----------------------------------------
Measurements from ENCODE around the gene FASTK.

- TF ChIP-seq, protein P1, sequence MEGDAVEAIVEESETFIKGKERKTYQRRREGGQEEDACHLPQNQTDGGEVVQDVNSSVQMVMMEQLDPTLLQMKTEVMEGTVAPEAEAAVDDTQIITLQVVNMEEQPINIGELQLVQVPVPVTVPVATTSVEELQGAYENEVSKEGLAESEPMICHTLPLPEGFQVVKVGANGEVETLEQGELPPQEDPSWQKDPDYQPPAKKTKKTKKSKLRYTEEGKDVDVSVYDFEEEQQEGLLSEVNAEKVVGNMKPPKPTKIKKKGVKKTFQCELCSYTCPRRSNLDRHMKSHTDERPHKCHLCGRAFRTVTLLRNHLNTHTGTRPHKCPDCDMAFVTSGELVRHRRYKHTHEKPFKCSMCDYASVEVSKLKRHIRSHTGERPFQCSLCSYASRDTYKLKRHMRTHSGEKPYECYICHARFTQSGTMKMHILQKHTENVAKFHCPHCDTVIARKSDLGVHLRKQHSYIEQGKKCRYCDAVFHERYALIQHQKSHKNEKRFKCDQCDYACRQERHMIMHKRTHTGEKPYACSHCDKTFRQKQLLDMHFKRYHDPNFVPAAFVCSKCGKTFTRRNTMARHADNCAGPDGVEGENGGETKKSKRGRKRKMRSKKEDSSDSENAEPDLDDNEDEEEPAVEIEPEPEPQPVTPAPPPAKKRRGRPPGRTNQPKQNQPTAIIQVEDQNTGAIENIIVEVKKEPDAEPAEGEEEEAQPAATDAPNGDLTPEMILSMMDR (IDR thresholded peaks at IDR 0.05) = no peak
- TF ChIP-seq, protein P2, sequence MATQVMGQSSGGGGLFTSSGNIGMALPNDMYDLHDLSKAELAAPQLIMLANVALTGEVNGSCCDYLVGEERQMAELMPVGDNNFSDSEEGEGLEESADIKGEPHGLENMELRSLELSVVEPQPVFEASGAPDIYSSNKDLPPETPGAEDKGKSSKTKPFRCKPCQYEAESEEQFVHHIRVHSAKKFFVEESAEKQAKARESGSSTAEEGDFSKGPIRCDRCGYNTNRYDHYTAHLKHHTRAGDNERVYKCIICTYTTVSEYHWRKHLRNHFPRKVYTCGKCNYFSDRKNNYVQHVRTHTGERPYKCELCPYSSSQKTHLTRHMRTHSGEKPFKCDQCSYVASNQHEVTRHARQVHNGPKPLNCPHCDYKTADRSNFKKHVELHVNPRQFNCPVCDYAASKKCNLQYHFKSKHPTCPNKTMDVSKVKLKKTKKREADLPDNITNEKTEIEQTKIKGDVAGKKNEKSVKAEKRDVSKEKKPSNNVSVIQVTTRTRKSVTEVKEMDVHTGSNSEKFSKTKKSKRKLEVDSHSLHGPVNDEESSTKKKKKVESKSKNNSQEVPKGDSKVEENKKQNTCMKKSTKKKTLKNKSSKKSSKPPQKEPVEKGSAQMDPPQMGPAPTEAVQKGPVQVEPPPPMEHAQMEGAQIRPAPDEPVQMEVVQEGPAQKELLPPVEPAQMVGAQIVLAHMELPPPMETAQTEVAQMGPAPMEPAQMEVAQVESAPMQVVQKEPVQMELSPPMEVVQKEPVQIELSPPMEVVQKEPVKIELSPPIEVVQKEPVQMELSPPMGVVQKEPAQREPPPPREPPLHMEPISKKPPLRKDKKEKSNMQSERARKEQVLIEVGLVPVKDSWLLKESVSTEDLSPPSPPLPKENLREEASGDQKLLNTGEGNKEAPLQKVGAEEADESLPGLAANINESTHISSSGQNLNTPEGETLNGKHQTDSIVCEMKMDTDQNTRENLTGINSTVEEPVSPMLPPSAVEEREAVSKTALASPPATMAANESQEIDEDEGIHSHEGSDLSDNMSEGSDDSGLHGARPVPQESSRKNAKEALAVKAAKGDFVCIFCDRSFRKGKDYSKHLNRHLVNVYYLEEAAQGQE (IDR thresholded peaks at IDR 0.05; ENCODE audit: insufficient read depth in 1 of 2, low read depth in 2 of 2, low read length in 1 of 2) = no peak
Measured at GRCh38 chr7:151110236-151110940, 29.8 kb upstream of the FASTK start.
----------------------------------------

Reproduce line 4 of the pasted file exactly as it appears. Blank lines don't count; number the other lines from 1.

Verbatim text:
Measured at GRCh38 chr7:151110236-151110940, 29.8 kb upstream of the FASTK start.